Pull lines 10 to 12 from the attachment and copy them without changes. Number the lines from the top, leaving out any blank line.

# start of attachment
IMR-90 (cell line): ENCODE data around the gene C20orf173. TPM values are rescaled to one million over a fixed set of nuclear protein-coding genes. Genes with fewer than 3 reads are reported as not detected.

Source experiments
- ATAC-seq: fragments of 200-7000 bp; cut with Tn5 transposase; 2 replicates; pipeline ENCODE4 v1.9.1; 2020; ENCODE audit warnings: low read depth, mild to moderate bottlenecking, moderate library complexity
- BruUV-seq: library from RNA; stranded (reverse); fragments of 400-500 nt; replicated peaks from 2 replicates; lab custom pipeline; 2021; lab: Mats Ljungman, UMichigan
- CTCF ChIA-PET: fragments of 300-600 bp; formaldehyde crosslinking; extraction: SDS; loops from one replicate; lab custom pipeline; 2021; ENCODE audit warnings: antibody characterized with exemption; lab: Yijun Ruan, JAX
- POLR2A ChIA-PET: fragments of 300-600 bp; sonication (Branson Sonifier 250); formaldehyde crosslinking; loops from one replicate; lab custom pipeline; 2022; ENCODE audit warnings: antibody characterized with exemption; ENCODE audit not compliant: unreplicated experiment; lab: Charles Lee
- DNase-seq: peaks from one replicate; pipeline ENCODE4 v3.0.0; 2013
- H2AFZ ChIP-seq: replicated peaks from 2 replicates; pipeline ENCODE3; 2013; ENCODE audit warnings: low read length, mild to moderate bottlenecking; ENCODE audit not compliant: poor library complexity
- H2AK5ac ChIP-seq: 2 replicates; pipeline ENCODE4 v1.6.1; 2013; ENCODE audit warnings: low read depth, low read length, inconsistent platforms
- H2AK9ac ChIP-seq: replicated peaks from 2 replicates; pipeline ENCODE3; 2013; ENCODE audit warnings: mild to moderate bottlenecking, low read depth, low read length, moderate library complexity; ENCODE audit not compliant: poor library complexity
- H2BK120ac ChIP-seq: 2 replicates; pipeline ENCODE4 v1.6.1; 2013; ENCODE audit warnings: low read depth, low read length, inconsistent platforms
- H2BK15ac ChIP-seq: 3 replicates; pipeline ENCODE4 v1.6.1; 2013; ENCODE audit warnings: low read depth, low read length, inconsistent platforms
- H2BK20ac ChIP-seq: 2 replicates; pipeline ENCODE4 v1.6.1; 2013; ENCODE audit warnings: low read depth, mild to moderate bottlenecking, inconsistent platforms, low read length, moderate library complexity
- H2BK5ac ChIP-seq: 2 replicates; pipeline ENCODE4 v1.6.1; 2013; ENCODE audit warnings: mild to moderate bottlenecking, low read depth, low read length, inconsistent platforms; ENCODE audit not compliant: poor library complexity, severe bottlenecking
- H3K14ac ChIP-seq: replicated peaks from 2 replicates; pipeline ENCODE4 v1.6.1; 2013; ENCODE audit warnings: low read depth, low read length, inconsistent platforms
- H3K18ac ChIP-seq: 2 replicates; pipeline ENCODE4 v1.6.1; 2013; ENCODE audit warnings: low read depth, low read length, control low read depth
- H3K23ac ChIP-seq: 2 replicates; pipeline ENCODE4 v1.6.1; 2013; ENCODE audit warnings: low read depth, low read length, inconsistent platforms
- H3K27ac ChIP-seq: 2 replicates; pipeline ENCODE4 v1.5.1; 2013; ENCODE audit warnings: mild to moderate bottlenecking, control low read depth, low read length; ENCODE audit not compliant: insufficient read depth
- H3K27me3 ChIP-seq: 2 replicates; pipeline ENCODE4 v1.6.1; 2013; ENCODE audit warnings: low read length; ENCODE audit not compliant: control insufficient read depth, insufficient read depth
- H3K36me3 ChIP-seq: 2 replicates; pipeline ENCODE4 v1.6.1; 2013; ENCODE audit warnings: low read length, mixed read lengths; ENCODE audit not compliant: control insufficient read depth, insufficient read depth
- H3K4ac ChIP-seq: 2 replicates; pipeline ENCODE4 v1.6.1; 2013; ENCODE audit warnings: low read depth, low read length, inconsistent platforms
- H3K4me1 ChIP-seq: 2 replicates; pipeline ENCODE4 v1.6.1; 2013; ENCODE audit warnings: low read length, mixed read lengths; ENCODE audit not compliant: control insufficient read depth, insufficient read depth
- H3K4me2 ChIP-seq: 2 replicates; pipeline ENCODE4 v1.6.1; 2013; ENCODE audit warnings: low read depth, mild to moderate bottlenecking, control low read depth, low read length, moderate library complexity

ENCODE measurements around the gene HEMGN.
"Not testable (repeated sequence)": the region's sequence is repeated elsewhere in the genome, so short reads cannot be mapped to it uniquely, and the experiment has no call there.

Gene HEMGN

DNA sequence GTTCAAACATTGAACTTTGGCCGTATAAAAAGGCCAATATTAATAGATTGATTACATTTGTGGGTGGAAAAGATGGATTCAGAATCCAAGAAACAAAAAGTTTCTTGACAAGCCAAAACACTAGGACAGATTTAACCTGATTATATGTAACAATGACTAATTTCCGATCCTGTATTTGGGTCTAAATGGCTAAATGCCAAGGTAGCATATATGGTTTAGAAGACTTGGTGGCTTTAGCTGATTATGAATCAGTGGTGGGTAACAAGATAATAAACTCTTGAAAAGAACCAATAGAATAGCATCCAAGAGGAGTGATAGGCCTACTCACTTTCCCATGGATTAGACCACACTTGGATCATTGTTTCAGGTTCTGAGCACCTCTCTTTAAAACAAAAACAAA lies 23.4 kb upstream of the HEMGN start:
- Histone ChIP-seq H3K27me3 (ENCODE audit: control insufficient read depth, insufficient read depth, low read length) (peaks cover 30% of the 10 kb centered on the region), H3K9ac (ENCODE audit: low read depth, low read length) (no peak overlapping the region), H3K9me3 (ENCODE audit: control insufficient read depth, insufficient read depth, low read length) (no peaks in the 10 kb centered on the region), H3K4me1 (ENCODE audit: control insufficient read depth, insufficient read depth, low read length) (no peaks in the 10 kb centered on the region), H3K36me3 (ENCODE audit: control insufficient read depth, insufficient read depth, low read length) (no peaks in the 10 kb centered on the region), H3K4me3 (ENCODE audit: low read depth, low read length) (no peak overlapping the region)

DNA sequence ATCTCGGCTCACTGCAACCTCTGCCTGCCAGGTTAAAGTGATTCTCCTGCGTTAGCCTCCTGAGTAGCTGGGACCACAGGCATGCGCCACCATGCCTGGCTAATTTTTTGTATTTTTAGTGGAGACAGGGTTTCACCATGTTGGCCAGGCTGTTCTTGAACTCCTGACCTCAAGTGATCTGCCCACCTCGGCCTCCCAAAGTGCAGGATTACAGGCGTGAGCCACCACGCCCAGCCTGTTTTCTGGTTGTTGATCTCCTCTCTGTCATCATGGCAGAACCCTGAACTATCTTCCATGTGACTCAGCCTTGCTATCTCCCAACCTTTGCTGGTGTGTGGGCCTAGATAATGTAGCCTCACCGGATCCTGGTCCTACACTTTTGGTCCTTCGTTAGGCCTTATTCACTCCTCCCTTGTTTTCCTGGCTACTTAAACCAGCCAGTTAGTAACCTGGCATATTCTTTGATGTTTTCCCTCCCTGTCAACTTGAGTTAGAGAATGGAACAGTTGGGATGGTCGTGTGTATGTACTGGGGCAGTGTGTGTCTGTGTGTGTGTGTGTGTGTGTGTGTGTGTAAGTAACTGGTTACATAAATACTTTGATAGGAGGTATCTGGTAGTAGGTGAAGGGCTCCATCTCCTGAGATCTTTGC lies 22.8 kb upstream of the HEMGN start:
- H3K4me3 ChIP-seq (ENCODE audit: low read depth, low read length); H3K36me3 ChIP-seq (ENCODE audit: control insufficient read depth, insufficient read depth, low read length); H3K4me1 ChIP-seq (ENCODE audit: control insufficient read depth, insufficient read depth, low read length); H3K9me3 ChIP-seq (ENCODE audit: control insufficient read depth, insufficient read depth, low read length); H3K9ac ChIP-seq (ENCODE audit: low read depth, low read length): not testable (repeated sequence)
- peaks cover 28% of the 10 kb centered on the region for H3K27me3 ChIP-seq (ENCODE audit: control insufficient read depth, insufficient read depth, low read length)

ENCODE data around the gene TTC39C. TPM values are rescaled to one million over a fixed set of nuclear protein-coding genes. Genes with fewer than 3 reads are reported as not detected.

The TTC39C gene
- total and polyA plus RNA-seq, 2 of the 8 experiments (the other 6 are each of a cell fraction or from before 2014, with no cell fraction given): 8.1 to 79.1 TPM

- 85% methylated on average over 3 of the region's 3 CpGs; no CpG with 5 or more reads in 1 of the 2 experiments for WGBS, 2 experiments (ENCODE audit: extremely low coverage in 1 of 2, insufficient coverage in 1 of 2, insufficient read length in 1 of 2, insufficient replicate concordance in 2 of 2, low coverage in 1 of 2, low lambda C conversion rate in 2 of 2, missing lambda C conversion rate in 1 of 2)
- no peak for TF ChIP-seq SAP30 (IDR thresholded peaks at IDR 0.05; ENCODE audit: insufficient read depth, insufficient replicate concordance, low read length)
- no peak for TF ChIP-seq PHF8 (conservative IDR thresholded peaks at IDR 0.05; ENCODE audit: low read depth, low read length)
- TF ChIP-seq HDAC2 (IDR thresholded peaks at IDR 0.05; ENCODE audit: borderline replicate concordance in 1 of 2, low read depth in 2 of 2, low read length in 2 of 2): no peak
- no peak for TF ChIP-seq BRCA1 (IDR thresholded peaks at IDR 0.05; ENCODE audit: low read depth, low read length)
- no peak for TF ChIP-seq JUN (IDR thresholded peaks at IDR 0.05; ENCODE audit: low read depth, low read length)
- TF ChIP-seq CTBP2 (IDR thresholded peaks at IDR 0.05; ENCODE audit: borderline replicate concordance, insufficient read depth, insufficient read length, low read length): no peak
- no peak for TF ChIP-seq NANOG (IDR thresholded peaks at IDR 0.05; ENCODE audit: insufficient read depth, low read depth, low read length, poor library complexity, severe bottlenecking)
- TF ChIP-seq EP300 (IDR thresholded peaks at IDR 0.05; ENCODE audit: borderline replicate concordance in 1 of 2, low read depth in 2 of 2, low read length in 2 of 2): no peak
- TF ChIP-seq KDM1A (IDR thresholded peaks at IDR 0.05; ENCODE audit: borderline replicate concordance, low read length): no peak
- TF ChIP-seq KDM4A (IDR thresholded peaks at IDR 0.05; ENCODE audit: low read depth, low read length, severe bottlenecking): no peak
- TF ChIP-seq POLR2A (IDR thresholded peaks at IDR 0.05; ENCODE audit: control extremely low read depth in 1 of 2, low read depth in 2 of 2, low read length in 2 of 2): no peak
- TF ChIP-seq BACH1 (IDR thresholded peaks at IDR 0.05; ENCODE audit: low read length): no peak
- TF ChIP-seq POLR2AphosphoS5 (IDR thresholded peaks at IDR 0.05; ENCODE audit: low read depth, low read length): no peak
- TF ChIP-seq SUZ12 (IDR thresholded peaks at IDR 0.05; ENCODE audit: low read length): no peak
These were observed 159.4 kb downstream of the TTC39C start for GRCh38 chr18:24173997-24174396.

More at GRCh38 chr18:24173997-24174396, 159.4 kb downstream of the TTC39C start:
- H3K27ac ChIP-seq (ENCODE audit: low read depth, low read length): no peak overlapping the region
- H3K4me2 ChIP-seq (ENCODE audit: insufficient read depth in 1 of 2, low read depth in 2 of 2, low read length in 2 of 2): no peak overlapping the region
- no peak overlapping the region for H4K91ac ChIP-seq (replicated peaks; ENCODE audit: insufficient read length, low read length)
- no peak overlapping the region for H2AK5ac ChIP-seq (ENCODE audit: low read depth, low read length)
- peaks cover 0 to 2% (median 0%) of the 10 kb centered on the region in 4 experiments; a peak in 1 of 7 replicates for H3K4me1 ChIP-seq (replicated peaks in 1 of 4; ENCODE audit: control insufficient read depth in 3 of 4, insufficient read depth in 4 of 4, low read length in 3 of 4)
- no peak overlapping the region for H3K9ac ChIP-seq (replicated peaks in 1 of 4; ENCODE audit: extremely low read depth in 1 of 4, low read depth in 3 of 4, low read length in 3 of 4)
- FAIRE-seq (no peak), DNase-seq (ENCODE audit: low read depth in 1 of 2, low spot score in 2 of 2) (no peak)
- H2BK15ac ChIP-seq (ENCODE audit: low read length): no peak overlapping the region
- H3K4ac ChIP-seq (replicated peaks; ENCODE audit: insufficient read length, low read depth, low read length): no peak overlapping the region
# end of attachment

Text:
- H2AK9ac ChIP-seq: replicated peaks from 2 replicates; pipeline ENCODE3; 2013; ENCODE audit warnings: mild to moderate bottlenecking, low read depth, low read length, moderate library complexity; ENCODE audit not compliant: poor library complexity
- H2BK120ac ChIP-seq: 2 replicates; pipeline ENCODE4 v1.6.1; 2013; ENCODE audit warnings: low read depth, low read length, inconsistent platforms
- H2BK15ac ChIP-seq: 3 replicates; pipeline ENCODE4 v1.6.1; 2013; ENCODE audit warnings: low read depth, low read length, inconsistent platforms